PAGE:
UDAIRI RANGE, KUWAIT –
A new artillery warhead is retiring an outdated cluster-bomb round on the battlefields for U.S. Army Central in the Middle East and Southwestern Asia.
The M30A1 Guided Multiple Launch Rocket System Alternate Warhead was debuted in Kuwait during a test fire exercise recently in the Central Command area of operations. Officials hope the test will help eliminate unwanted casualties in the future.
“Currently, the (Dual-Purpose Improved Conventional Munitions) round has a higher-than-acceptable rate potential to leave duds behind,” said Maj. Joshua Szafranski, an operations officer with the 197th Field Artillery Brigade.
Older models of the DPICM munitions contained hundreds of smaller “cluster bomb” explosives that were often left unexploded across the battlefield and creating a danger to civilians. Szafranski, of Hollis, Maine, said the new M30A1 round is being implemented to limit duds by replacing the smaller explosives with 180,000 tungsten steel bee-bee-sized balls.
“This particular round will be effective against light skinned vehicles and personnel,” he said.
The 197th Field Artillery Brigade, based in Manchester, New Hampshire, is credited as the first to test the munitions for USARCENT from a High-Mobility Artillery Rocket System, also known as a HIMARS rocket system, at Udairi Training Range.
The unit shot four separate targets with the new round during two days of tests.
The round is expected to have applications in anti-terrorism operations, such as the fight against the Islamic State known as Operation Inherent Resolve.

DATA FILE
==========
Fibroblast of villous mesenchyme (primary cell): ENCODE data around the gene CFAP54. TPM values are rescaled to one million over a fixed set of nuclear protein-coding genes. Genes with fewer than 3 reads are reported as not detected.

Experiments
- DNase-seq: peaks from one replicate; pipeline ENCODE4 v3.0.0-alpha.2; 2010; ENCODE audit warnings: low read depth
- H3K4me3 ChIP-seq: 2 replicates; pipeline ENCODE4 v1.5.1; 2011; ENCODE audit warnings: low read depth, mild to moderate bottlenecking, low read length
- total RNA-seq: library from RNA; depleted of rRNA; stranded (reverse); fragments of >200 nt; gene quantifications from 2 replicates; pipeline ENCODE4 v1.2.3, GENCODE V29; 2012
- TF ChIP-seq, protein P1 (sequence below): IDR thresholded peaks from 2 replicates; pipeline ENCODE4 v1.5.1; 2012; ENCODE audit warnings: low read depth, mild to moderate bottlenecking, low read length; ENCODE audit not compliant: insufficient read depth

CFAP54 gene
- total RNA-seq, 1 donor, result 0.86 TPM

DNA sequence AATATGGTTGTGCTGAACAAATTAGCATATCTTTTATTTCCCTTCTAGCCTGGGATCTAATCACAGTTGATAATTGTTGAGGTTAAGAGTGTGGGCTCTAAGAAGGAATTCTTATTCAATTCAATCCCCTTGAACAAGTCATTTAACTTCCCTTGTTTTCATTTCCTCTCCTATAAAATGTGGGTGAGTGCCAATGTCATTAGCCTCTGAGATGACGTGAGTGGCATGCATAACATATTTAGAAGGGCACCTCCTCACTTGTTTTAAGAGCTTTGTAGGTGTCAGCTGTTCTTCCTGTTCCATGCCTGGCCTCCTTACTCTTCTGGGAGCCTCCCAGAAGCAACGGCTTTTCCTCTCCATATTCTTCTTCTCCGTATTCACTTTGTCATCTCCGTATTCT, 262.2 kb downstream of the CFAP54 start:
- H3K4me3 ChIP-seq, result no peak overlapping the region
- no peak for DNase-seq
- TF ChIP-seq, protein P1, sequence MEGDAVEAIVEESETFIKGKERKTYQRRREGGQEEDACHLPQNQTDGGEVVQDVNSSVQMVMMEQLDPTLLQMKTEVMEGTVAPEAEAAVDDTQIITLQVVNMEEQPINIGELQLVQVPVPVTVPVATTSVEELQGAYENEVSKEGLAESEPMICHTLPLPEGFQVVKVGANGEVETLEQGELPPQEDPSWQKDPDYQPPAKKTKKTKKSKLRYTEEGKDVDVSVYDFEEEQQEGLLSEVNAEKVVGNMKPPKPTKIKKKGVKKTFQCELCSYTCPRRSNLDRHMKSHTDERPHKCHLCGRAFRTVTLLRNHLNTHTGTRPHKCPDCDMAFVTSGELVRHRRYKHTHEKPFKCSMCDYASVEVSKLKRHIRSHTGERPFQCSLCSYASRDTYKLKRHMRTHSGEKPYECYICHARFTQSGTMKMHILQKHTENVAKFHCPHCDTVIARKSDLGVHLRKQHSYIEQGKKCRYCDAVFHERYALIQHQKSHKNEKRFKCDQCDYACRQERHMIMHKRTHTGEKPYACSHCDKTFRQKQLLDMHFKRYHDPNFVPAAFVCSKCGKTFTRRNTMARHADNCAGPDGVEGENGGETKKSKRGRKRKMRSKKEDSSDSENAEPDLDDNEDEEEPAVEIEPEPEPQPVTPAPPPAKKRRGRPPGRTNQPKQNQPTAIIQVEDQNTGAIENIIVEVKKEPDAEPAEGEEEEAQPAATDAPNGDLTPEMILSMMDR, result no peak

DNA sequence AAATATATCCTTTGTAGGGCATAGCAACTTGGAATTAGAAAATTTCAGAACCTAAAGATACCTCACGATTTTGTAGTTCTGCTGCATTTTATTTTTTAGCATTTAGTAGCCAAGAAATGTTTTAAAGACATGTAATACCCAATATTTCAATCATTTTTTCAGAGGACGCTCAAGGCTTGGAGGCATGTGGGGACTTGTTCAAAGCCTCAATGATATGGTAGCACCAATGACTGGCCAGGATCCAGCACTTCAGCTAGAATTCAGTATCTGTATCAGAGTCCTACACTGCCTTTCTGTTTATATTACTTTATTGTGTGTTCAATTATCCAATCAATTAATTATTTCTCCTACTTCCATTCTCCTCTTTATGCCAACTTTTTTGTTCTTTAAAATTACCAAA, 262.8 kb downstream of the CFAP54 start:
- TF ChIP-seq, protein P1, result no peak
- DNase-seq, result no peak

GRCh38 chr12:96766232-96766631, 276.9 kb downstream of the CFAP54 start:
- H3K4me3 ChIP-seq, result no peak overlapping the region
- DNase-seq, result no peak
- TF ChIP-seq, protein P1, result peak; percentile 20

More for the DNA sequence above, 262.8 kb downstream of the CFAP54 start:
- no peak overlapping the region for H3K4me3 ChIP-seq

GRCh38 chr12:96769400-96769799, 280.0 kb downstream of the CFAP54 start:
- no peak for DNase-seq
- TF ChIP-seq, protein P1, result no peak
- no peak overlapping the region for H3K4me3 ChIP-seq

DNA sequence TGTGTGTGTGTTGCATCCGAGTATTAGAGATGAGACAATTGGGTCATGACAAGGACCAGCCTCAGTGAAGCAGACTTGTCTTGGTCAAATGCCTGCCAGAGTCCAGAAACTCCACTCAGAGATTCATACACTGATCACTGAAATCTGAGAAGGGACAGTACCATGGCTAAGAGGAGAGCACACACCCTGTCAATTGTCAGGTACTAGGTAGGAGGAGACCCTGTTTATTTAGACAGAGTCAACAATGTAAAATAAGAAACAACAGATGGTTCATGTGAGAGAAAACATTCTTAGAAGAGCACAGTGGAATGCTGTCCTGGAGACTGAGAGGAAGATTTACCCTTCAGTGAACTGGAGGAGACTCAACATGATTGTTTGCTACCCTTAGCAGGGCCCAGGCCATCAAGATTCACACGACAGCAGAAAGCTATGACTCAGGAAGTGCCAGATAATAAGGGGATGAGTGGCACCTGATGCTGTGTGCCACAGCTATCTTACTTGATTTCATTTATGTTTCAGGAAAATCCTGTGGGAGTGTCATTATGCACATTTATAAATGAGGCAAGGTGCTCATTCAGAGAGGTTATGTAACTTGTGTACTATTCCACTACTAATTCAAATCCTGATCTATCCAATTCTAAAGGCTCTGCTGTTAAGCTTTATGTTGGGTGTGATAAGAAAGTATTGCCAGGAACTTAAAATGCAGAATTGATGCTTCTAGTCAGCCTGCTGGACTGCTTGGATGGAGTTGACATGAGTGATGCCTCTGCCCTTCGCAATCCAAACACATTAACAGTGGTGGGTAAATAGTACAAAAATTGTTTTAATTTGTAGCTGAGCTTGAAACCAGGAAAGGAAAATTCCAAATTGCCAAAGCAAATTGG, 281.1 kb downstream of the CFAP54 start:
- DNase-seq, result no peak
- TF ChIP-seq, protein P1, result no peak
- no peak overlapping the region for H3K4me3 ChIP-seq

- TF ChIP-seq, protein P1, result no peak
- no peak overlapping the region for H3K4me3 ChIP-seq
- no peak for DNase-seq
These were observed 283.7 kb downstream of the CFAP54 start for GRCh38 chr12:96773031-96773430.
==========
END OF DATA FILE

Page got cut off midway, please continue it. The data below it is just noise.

During the first test-fire, the 197th FA Brigade combined with 120-millimeter mortar teams from the 3rd Battalion, 321st Field Artillery Regiment and Cavalry Scouts in Bradley Fighting Vehicles from the 1st Battalion, 77th Armored Regiment, to create a complete scenario where an enemy convoy was spotted and engaged.
“It’s not like you see in the movies, there is a lot of coordination that goes into this job,” said Sgt. Brent Schriber, a Cavalry Scout with the 1st Battalion, 77th Armored Regiment. “You don’t just roll in and blow things up. There are a lot of upper echelon tasks and things that need to be trained on to efficiently effect the fighting.”
Some observers initially thought maybe the rounds had missed because of the lack of structural damage observable from a distance.
Up close, the plastic range silhouettes and vehicles were pierced through from the impact of the flying tungsten projectiles.
“We successfully demonstrated what the capabilities of this new round are,” Szafranski said. “A high explosive round is very impressive because it produces a big bomb and large pieces of shrapnel, but this round is small pellets and covers a much larger area.”
Spc. Nadthapong Wuitsen, 13F forward observer, of Rochester, New Hampshire, from the 197th FA Bde., was the first person to call in a request for the new round in the area of operations.
Forward observers are responsible for putting eyes on the target and calling up both coordinates and the type of round to be fired.
“Calling is the best part of my job because of the explosions,” Wuitsen said. “Being able to call in a location and getting impact and damage on that location is pretty cool.”